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Alissa

Alissa

Servant of the Crown (The Crown of Tremontane Book 1)

Servant of the Crown (The Crown of Tremontane Book 1) - Melissa McShane Mh, no. The premise is interesting and I can't resist the lure of book-related things in my reads, but this one sadly fell short on all accounts. Flat cookie-cutter characters, little worldbuilding, no momentum, unbelievable behaviors, a thin plot, the word "blotchy" repeated 24 times to describe the heroine's lone mundane feature -her cheeks when flustered, unremarkable writing...at least the descriptions were nice.

The main character is so beautiful and wealthy and titled that all men she encounters just want prestige, money and/or flesh from her, while all she wants is for them to see her as a person. She only cares for her work in the publishing business because it's her passion. Then she is suddenly cast in the role of a lady in waiting to the queen mother and meets the crown prince, who obviously makes a lewd comment in a very public place where her smarting outrage is duly noted. Of course the prince is most handsome and a total rake. To avoid a scandal the ruling queen, the prince's sister, contrives the perfect plan: prince Anthony North and countess Alison Quinn are to appear together in very public places once a week. And so they do. The prince keeps ogling and complimenting and the heroine keeps reminding the reader of how tiresome this all is because she is a person, not boobs and hips with an head attached. Ok. Of course amid the flirting the prince also shows a new side of himself where he doesn't salivate all over her and magic! She starts to see that deep down there is more to him that meets the eye, not that she complains too much about what meets the eye:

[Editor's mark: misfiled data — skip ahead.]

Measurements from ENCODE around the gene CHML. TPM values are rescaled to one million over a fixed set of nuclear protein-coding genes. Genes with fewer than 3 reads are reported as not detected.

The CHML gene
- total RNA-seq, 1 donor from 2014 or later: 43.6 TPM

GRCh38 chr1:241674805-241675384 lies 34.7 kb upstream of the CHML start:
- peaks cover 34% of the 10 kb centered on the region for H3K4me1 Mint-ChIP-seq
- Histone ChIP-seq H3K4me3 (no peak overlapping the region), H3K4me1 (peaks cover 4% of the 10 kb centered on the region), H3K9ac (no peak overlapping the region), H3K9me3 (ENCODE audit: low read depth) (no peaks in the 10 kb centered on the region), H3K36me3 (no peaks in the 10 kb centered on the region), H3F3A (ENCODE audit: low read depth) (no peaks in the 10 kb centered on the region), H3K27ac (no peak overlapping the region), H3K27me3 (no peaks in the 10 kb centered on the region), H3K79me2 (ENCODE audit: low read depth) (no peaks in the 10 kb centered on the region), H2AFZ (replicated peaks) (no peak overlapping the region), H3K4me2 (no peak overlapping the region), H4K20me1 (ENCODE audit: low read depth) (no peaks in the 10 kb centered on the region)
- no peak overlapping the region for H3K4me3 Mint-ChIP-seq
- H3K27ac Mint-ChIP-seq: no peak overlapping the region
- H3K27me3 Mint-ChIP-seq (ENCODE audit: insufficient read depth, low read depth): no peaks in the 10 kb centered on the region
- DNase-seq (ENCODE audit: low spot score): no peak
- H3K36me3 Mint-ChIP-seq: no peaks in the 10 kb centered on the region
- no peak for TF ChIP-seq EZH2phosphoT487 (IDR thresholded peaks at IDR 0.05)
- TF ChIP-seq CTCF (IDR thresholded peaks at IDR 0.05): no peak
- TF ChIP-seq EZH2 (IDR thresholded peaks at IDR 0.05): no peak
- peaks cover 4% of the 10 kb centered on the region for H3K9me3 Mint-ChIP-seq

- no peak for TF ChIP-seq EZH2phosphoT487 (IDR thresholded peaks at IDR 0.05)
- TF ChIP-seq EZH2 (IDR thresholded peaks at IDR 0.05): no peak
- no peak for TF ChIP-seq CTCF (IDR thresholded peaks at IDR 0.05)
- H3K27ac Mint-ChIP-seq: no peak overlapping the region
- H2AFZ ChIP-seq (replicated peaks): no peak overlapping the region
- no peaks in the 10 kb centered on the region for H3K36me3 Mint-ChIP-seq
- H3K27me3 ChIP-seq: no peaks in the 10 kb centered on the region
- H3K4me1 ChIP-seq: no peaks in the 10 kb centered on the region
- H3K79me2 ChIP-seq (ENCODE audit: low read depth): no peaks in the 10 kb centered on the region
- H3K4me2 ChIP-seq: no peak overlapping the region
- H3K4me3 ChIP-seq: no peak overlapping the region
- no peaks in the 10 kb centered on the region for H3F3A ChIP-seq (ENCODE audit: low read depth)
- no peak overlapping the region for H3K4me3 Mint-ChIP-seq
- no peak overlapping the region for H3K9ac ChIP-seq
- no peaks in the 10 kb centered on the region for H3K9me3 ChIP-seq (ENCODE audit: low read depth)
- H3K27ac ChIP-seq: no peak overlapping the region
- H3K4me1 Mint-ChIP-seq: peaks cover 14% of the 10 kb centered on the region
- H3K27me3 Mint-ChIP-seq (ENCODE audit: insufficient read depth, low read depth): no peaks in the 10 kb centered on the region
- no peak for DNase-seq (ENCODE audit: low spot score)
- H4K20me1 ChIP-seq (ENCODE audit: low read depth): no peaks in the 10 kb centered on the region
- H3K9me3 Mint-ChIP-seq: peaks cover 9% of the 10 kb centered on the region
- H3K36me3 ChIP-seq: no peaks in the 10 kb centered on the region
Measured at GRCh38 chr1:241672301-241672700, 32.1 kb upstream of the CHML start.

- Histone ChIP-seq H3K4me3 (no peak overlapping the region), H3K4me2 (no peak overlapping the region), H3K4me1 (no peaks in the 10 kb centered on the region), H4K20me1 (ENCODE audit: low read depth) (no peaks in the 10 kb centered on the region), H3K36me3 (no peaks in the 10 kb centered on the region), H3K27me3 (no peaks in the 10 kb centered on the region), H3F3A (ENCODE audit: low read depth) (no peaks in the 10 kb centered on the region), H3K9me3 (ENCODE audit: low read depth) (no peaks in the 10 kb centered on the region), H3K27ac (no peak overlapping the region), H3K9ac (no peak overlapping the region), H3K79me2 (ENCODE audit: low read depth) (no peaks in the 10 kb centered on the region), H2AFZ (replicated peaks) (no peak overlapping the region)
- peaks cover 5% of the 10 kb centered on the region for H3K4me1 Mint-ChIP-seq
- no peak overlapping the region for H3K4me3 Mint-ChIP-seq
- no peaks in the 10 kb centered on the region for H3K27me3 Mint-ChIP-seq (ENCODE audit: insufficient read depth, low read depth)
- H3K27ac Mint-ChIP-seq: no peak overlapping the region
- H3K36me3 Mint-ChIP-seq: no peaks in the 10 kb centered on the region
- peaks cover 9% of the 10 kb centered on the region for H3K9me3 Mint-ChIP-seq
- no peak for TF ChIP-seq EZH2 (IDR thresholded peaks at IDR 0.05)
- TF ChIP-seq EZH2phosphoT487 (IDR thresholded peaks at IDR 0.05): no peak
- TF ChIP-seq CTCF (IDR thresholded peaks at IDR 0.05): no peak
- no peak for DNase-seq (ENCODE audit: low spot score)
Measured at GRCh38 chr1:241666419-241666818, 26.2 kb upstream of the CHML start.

"She looked ahead at North, who made a fine figure despite his character flaws, his broad shoulders, the fine muscles of his back and his…"

"He really was handsome, not that it mattered to her at all, with those cheekbones and the strong curve of his jaw, the way his eyebrows swooped just the tiniest bit at the inner corners to draw attention to his absurdly blue eyes."

This goes on and on with constant reminders about how nice are the spells when he shows his genuine smile and doesn't say anything suggestive; how sad it is that "It won’t last [...] he’ll be back to his old self when I see him next." (or, let's quote another "Perhaps he has changed, she thought, but we’ll see how long it lasts.")

Consequently:

"North looked down at her, and smiled, no hint of a leer in those attractive blue eyes. He really was too handsome for his own good. Alison resolved to be friendly."

Yeah. There is also a library somewhere in the story. I almost DNF it at 50%. Then the story picked up and it was okay, but too late to convince.